My husband was determined not to give up on Baloo but I really did think we'd go crazy before we got him to assimilate. I had been sharing my kittie-trauma with other members of a review forum when my appeal for suggestions brought me a recommendation to try the Feliway diffuser. I was told that it was recommended for any kind of stressed-out cat situation and was based on creating a calming comforting smell for the cats which was said to work in a wide range of situations. Within just a few minutes I'd ordered a Feliway Diffuser from www.petmeds.co.uk for about £18. By that stage if someone had recommended holy water, I'd have been on the next plane to Lourdes with an empty coke bottle.
It felt like it took a lifetime for the parcel to arrive due to the Post Office getting up to their usual tricks. It was a week before the little bottle of potential life-saver arrived on the doorstep by which time I was several inches beyond the end of my tether. Baloo had progressed from attacking the little cats and moved on to attacking me and my husband AND the little cats.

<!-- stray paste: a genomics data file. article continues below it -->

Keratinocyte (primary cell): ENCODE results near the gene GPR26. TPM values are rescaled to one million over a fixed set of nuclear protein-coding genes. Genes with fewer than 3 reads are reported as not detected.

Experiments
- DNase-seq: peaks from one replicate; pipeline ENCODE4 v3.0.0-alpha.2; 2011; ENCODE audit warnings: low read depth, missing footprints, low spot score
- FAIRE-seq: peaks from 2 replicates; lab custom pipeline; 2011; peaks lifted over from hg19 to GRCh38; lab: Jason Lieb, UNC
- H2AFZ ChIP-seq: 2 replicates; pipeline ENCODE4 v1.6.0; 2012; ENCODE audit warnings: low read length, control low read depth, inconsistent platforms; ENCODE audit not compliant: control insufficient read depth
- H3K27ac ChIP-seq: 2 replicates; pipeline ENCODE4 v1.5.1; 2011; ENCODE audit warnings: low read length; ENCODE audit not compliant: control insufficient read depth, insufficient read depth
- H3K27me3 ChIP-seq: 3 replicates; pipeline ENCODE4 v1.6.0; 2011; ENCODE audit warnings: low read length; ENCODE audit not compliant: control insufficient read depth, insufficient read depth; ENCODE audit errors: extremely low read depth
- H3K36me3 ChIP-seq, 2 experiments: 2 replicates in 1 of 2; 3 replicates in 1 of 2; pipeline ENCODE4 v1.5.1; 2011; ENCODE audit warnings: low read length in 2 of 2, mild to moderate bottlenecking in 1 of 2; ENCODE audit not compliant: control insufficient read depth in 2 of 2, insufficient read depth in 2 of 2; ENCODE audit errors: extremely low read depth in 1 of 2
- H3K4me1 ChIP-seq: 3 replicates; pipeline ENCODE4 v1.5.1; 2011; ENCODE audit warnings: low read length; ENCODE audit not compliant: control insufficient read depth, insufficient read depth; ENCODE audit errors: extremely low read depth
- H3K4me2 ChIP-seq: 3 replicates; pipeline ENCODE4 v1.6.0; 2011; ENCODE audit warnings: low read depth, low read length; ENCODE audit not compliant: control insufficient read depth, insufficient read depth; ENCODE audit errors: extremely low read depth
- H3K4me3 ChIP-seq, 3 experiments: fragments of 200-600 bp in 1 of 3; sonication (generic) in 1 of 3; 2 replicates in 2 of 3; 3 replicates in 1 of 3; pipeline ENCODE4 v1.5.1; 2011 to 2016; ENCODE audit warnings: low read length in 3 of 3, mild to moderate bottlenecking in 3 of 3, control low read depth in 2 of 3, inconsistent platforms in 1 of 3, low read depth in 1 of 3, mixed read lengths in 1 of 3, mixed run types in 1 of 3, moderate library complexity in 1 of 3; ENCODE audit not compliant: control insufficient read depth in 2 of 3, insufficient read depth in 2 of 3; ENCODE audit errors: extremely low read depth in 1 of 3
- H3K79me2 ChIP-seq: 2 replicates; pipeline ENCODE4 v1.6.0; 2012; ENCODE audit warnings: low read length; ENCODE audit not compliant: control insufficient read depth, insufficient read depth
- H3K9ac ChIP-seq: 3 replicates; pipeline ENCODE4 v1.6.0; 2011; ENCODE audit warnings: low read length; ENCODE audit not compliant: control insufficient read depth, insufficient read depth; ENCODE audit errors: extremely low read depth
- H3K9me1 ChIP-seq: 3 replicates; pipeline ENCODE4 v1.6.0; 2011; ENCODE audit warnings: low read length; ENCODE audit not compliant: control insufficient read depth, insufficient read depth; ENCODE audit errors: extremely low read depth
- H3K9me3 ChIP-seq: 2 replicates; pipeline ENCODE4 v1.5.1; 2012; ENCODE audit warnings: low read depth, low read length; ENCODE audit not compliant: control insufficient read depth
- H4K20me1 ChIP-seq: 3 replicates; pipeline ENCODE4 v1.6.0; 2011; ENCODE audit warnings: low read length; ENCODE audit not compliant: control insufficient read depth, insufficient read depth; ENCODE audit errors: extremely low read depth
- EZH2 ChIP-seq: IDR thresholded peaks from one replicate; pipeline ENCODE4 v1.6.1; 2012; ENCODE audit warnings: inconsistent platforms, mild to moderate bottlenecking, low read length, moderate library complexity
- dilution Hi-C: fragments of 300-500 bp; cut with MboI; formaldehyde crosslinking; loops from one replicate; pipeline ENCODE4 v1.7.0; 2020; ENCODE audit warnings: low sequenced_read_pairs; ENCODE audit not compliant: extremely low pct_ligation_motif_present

I ripped open the parcel, hurriedly checked the instructions, worked out that the diffuser was exactly like an electric air freshener and popped up to Baloo's bedroom to plug it in. The instructions informed me that it could take up to a week to take effect but it was clear that Baloo was intrigued as soon as it warmed up and he headed over to rub his face on the diffuser. We left him in his room for a few hours before moving him and the diffuser down to the kitchen where my husband 'supervised' a few hours of contact time with the other cats.
I won't claim it was instant or magical but over the next few days, hubby and the kitties all started to calm down and the chasing and swearing got less frequent and less aggressive and gradually we let them out into the rest of the house. After two weeks the little cats were sufficiently calm to be allowed to play outside again because up to that point we'd confined them to the house because we were worried that they'd run away from home. One week later Baloo finally got let out into the garden – somewhere he'd only previously been after he leaped out of his bedroom window to go exploring. We've now found that a good run around the garden seems to be particularly good for exhausting all three cats and leaving them with insufficient energy to continue being stroppy. A tired kitty really is a more peaceful kitty.